Warnings issued amid forecasts that Atlantic storm could hit Ireland

Met Éireann says there is still a "high degree of uncertainty" over the path of the remnants of Hurricane Ophelia

Warnings issued amid forecasts that Atlantic storm could hit Ireland

Image: National Hurricane Centre

The Road Safety Authority (RSA) has issued a warning to road users amid concerns that parts of Ireland could be hit by the remnants of Hurricane Ophelia on Monday.

The storm is expected to weaken to a post-tropical cyclone as it moves northwards across the Atlantic.

Met Éireann has said there is still a "high degree of uncertainty" over the path of the storm.

However, forecasters here have for now issued a precautionary status yellow warning - saying that storm force winds, heavy rain and high seas are possible.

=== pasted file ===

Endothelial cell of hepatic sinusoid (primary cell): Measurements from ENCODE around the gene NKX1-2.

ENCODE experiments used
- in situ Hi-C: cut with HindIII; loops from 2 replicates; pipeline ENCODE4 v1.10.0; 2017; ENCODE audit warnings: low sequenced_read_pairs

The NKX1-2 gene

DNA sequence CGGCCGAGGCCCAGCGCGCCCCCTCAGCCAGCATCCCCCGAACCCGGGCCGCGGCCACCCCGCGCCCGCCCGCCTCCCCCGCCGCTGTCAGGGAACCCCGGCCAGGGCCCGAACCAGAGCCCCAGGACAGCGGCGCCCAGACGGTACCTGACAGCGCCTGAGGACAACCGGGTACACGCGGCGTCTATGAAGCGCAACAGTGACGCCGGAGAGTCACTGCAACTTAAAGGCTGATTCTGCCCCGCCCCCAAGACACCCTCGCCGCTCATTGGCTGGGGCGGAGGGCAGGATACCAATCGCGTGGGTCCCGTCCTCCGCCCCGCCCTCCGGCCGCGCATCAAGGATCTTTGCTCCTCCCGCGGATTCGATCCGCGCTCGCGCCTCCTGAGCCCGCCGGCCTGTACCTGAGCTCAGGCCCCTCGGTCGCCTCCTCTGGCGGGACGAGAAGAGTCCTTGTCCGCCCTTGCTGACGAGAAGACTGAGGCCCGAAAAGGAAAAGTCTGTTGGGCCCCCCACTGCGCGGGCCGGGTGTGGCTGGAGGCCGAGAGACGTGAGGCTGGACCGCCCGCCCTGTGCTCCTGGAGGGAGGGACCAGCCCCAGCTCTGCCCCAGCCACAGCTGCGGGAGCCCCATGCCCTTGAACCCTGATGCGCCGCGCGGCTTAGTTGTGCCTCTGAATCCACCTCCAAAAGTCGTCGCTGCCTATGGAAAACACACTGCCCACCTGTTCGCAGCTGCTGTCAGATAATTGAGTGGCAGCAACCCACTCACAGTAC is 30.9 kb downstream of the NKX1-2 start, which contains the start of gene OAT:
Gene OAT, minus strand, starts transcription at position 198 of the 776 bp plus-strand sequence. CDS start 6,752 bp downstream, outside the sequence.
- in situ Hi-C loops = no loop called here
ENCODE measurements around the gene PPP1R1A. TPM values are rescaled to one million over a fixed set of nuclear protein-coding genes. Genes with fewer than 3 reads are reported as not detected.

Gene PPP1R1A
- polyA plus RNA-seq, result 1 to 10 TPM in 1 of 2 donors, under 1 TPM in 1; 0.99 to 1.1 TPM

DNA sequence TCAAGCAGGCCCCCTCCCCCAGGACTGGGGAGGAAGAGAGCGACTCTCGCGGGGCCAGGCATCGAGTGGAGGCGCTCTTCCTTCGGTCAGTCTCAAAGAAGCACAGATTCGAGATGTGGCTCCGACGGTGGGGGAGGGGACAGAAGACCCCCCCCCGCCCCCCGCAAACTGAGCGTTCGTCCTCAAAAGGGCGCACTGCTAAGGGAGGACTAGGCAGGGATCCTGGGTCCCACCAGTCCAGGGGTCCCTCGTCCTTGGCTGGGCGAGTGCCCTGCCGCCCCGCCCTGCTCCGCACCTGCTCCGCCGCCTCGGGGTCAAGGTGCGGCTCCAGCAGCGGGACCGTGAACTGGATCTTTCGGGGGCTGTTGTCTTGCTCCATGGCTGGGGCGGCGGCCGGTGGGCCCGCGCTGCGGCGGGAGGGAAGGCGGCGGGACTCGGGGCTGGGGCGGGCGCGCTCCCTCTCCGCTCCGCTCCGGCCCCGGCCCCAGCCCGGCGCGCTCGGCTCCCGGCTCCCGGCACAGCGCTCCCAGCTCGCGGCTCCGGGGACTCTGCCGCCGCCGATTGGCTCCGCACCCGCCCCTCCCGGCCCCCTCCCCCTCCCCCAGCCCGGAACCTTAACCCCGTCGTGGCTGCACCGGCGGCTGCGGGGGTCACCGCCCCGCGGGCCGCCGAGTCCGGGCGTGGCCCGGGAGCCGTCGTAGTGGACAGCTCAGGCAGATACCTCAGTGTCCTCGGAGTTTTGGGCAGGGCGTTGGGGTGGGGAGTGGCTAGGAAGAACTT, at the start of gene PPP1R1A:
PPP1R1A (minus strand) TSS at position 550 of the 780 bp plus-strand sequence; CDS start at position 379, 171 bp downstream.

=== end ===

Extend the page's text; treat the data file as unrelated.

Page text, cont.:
Warnings about the storm's potential path towards the UK & Ireland have also been issued by international organisations such as the US National Hurricane Centre:

This afternoon, the RSA is urging road users to exercise caution as the storm approaches Ireland.

The organisation is calling on drivers to "check national and local weather updates over the weekend and to also check local road and traffic conditions before making a trip".

It says drivers and cyclists should be aware that objects could be blown out onto the road unexpectedly, and they should also allow extra space between themselves and other road users.

Pedestrians & cyclists, meanwhile, are being urged to wear bright clothing in order to be seen in adverse conditions, and to take extra care when out walking or cycling.